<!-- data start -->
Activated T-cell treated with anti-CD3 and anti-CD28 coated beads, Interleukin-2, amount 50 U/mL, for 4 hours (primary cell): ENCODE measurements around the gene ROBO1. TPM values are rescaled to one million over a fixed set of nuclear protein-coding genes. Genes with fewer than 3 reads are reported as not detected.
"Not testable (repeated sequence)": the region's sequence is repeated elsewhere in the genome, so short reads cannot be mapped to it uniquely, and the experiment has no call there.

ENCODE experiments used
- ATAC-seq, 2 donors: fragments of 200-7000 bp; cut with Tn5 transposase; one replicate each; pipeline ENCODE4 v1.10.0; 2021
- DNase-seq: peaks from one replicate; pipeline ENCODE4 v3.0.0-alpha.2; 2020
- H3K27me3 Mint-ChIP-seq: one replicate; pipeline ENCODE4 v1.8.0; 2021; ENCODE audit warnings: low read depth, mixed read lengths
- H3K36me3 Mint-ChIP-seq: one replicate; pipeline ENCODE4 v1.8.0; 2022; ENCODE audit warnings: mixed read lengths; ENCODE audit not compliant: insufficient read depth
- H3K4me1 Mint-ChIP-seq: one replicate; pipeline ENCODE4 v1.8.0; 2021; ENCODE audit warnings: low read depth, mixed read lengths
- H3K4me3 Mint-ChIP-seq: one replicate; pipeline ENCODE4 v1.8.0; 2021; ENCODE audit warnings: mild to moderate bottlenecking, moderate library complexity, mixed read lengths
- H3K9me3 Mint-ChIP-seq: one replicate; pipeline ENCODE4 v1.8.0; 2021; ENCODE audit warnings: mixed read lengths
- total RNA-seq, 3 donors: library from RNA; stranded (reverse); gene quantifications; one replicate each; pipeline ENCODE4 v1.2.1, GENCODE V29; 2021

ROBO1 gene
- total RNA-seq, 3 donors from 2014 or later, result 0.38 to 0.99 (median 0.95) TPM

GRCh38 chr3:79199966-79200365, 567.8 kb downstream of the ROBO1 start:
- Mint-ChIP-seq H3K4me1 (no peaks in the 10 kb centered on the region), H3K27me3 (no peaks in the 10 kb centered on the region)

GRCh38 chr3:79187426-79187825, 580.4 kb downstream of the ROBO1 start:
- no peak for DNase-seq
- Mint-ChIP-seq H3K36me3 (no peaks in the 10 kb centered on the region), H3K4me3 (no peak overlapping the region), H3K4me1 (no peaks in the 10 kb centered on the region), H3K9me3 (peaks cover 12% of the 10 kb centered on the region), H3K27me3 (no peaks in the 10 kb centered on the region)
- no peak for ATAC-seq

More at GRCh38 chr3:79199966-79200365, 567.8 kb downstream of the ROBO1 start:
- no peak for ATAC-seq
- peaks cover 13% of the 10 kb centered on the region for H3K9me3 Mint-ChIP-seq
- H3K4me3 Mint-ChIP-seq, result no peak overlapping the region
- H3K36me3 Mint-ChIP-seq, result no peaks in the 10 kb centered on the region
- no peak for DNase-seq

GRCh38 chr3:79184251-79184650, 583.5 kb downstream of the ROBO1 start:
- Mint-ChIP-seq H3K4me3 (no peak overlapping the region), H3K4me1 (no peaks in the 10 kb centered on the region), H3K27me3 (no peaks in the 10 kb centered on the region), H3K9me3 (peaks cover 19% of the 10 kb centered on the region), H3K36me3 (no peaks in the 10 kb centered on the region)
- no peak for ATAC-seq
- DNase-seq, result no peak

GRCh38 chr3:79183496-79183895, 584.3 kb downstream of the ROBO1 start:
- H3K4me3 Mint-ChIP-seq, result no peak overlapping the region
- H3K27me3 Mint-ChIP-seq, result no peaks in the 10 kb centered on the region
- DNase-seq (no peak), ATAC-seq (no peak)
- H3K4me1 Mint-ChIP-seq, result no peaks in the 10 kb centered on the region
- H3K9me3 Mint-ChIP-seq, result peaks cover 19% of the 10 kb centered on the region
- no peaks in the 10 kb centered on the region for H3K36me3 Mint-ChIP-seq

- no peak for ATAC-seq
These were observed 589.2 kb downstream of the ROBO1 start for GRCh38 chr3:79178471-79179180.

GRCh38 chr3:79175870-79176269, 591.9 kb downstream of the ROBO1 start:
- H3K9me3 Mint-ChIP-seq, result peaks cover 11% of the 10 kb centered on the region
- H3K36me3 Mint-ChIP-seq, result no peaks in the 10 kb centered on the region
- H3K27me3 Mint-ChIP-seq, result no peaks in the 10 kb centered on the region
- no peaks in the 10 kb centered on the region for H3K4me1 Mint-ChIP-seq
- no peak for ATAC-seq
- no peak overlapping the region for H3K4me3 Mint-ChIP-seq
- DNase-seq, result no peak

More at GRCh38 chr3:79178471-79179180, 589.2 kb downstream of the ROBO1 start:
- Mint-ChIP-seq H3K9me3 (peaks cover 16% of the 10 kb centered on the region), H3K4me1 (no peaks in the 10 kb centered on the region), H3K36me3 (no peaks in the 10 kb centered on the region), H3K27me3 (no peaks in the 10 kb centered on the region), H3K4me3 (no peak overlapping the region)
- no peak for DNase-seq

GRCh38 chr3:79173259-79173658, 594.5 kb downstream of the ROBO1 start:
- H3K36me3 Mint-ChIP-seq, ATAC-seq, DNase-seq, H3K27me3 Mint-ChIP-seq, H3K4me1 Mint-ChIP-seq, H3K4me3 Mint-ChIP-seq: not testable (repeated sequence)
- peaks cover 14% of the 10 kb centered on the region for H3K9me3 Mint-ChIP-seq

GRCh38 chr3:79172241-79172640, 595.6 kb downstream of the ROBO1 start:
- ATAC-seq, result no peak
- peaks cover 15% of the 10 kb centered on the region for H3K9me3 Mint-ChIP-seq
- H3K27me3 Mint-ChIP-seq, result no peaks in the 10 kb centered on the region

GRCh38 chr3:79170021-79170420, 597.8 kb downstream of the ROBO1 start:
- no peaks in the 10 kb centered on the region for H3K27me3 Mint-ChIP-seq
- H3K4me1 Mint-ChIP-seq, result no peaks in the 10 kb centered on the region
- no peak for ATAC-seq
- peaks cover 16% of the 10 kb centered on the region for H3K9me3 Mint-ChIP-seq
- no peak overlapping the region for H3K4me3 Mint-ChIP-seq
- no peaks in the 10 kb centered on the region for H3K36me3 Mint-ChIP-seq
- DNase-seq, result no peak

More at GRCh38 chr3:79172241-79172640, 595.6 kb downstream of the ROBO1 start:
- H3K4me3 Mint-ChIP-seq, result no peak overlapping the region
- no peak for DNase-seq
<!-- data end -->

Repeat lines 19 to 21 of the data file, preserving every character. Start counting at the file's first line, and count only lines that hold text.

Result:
- no peak for ATAC-seq

More at GRCh38 chr3:79199966-79200365, 567.8 kb downstream of the ROBO1 start:
- no peak for ATAC-seq